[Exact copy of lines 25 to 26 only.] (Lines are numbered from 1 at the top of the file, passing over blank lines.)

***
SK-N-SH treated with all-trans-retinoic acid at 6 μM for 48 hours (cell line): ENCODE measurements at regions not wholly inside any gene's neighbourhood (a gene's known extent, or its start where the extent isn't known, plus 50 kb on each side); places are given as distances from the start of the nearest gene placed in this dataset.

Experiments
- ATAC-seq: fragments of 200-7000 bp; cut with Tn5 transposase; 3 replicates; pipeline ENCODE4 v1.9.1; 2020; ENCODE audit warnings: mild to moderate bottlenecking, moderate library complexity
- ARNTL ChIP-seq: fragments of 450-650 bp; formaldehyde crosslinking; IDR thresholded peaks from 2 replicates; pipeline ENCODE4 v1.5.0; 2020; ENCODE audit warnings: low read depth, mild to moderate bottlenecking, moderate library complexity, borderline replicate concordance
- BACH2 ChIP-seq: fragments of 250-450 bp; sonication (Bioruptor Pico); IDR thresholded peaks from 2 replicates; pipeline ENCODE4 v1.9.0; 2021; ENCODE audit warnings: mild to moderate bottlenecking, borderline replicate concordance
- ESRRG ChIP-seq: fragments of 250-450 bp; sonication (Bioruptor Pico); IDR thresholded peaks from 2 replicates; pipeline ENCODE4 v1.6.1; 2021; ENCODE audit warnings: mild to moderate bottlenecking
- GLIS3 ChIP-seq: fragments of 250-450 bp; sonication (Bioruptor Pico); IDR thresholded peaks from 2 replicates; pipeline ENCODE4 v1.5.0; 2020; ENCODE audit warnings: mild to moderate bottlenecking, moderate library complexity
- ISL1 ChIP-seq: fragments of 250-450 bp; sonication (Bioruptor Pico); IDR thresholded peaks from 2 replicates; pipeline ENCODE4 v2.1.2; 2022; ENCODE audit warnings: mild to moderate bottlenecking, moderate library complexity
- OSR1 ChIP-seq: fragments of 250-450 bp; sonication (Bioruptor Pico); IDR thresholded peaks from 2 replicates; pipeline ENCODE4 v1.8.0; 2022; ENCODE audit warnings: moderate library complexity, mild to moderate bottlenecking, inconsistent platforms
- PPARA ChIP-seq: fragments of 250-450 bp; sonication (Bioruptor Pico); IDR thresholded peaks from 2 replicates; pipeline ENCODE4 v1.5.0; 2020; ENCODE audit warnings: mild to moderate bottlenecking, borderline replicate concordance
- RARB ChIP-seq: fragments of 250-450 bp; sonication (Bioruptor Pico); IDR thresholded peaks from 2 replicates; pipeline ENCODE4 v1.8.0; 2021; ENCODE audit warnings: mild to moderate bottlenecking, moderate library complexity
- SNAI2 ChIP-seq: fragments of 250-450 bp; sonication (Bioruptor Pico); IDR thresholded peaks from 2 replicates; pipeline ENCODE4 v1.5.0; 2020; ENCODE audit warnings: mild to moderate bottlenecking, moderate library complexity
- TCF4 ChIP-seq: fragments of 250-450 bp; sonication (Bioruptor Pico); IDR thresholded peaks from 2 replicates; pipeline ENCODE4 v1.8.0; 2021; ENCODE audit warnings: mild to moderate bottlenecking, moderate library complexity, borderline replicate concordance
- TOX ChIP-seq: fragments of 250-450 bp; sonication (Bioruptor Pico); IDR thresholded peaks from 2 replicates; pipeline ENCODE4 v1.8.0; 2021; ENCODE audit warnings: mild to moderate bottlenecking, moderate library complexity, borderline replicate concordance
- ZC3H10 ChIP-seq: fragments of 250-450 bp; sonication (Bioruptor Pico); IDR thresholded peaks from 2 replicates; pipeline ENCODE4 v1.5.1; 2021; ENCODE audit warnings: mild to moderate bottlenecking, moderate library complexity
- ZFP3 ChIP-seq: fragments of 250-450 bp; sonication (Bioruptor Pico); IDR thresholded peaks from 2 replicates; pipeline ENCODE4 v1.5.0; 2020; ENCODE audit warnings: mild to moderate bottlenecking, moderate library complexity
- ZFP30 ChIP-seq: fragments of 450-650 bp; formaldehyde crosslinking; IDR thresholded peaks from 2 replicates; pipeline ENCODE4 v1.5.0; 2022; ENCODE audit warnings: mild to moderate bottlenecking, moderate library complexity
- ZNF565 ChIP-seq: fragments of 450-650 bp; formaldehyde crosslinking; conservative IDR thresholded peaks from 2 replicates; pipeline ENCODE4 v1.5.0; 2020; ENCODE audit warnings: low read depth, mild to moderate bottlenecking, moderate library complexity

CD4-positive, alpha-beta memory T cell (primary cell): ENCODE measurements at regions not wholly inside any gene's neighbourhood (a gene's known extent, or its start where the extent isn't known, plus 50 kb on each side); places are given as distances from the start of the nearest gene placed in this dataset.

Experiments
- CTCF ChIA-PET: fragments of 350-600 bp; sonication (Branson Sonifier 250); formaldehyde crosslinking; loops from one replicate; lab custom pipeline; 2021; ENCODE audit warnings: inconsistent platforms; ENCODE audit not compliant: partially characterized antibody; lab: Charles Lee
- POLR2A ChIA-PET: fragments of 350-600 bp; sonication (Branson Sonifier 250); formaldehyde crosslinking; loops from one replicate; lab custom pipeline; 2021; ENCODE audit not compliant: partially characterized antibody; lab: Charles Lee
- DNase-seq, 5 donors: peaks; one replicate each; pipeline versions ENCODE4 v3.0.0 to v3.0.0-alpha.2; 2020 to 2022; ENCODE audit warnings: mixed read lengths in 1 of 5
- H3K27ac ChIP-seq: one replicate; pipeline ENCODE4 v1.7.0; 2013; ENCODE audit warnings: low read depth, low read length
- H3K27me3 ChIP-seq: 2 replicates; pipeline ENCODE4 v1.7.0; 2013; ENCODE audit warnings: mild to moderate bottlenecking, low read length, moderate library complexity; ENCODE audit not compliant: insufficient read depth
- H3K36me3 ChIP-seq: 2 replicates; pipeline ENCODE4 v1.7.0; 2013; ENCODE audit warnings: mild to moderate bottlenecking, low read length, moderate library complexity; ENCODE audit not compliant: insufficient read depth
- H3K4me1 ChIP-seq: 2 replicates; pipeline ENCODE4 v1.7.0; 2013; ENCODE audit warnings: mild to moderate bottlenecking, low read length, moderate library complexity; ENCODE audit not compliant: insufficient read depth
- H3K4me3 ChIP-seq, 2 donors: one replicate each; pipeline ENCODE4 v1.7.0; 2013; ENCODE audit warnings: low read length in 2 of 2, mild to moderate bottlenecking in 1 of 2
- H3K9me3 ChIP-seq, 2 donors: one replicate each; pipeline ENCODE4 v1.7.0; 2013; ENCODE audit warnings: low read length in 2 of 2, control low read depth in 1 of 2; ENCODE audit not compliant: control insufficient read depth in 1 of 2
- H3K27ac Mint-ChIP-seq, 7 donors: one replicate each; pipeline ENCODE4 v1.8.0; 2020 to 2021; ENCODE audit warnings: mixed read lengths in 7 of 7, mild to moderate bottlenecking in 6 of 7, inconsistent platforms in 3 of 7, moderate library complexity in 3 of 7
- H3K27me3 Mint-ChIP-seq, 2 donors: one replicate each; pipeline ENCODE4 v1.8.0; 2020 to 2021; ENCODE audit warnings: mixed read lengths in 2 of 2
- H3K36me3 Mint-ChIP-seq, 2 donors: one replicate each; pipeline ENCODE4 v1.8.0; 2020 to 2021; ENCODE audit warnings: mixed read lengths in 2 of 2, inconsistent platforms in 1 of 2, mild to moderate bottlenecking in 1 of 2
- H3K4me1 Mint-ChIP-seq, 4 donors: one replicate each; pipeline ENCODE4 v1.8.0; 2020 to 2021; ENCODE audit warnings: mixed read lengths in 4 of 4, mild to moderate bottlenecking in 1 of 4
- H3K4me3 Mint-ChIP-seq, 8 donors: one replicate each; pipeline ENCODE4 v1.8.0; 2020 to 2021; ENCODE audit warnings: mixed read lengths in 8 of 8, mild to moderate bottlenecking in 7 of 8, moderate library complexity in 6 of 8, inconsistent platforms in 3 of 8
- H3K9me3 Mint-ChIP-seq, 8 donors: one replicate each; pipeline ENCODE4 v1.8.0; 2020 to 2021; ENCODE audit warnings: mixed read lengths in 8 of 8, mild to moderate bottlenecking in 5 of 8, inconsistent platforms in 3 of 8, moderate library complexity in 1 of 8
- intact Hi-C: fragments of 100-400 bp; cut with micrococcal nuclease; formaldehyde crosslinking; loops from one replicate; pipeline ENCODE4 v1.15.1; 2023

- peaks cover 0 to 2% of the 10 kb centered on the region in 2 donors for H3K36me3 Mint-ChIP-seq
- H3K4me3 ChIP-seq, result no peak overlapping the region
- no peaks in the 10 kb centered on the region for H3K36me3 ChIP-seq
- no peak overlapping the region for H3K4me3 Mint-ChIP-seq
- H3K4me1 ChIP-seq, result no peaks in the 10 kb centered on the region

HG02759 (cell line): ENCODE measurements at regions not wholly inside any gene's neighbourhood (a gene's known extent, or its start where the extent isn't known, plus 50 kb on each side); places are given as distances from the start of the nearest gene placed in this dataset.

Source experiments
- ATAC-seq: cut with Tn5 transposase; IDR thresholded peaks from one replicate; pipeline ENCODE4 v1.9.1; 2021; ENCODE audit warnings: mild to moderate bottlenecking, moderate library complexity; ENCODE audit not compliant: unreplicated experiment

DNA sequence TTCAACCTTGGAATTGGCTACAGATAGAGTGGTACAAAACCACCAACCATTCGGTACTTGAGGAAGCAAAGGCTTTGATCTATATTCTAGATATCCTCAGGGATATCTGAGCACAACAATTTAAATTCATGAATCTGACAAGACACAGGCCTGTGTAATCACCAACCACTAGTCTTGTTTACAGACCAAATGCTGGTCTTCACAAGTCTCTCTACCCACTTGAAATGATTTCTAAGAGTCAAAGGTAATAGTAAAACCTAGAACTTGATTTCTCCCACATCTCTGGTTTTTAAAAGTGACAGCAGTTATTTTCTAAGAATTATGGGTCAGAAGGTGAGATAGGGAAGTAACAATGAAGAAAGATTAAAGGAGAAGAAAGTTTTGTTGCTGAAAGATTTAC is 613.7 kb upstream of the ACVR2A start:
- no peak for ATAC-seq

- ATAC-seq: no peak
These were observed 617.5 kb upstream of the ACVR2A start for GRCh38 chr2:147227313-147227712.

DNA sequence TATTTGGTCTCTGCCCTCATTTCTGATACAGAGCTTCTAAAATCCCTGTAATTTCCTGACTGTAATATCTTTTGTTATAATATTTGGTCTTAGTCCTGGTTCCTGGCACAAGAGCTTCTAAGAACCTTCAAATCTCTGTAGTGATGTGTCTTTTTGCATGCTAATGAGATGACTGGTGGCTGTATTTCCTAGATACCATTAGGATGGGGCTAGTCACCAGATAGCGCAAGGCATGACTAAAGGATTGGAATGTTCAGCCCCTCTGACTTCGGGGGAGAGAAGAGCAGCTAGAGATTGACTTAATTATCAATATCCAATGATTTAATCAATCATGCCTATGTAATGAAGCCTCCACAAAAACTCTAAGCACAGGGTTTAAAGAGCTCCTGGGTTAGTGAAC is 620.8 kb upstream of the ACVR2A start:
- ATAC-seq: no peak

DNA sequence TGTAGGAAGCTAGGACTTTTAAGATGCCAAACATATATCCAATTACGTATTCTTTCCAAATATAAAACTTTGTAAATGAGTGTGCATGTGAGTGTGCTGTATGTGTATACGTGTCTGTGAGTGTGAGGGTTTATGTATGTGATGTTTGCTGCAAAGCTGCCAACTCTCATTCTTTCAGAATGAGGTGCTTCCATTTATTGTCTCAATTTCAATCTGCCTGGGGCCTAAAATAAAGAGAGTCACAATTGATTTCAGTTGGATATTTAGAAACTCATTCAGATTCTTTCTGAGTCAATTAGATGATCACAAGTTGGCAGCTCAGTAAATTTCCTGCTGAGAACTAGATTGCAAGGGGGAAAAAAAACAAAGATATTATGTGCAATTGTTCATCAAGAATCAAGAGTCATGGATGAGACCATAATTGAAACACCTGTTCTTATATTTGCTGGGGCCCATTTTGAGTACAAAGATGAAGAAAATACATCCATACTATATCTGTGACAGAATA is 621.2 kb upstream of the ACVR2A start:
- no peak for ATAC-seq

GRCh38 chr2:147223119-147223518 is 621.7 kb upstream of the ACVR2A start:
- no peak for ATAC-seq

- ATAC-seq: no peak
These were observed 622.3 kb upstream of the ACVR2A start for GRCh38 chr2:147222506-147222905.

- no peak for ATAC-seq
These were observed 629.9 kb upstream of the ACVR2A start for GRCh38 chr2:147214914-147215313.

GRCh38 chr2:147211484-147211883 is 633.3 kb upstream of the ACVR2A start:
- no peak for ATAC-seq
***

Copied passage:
- H3K27me3 ChIP-seq: 2 replicates; pipeline ENCODE4 v1.7.0; 2013; ENCODE audit warnings: mild to moderate bottlenecking, low read length, moderate library complexity; ENCODE audit not compliant: insufficient read depth
- H3K36me3 ChIP-seq: 2 replicates; pipeline ENCODE4 v1.7.0; 2013; ENCODE audit warnings: mild to moderate bottlenecking, low read length, moderate library complexity; ENCODE audit not compliant: insufficient read depth